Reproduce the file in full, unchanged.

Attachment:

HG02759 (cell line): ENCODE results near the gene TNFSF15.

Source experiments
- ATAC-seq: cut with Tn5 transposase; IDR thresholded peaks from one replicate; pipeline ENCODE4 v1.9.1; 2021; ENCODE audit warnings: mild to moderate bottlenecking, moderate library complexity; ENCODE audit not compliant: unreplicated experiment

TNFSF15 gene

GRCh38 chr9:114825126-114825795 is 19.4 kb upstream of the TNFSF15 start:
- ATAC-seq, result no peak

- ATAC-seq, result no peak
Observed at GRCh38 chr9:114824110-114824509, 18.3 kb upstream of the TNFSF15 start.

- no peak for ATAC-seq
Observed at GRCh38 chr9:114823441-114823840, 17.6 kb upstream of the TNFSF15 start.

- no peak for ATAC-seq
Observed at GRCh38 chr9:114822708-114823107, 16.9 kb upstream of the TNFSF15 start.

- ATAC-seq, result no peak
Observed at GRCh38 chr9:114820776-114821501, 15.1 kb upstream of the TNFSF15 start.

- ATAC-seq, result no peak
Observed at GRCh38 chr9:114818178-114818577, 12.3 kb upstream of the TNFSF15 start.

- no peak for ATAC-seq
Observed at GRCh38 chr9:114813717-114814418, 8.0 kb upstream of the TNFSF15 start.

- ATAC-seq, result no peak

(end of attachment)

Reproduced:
HG02759 (cell line): ENCODE results near the gene TNFSF15.

Source experiments
- ATAC-seq: cut with Tn5 transposase; IDR thresholded peaks from one replicate; pipeline ENCODE4 v1.9.1; 2021; ENCODE audit warnings: mild to moderate bottlenecking, moderate library complexity; ENCODE audit not compliant: unreplicated experiment

TNFSF15 gene

GRCh38 chr9:114825126-114825795 is 19.4 kb upstream of the TNFSF15 start:
- ATAC-seq, result no peak

- ATAC-seq, result no peak
Observed at GRCh38 chr9:114824110-114824509, 18.3 kb upstream of the TNFSF15 start.

- no peak for ATAC-seq
Observed at GRCh38 chr9:114823441-114823840, 17.6 kb upstream of the TNFSF15 start.

- no peak for ATAC-seq
Observed at GRCh38 chr9:114822708-114823107, 16.9 kb upstream of the TNFSF15 start.

- ATAC-seq, result no peak
Observed at GRCh38 chr9:114820776-114821501, 15.1 kb upstream of the TNFSF15 start.

- ATAC-seq, result no peak
Observed at GRCh38 chr9:114818178-114818577, 12.3 kb upstream of the TNFSF15 start.

- no peak for ATAC-seq
Observed at GRCh38 chr9:114813717-114814418, 8.0 kb upstream of the TNFSF15 start.

- ATAC-seq, result no peak